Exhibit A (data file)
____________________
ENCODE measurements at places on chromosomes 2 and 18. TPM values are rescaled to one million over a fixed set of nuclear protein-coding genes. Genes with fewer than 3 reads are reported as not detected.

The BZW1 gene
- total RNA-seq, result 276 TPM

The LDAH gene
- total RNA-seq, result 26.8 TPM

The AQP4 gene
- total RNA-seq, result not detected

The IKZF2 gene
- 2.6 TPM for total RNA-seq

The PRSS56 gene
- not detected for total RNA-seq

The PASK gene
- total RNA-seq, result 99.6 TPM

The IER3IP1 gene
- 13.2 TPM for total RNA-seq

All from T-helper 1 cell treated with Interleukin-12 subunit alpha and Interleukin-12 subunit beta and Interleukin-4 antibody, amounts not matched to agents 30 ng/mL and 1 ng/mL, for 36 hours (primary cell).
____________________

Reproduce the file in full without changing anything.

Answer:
ENCODE measurements at places on chromosomes 2 and 18. TPM values are rescaled to one million over a fixed set of nuclear protein-coding genes. Genes with fewer than 3 reads are reported as not detected.

The BZW1 gene
- total RNA-seq, result 276 TPM

The LDAH gene
- total RNA-seq, result 26.8 TPM

The AQP4 gene
- total RNA-seq, result not detected

The IKZF2 gene
- 2.6 TPM for total RNA-seq

The PRSS56 gene
- not detected for total RNA-seq

The PASK gene
- total RNA-seq, result 99.6 TPM

The IER3IP1 gene
- 13.2 TPM for total RNA-seq

All from T-helper 1 cell treated with Interleukin-12 subunit alpha and Interleukin-12 subunit beta and Interleukin-4 antibody, amounts not matched to agents 30 ng/mL and 1 ng/mL, for 36 hours (primary cell).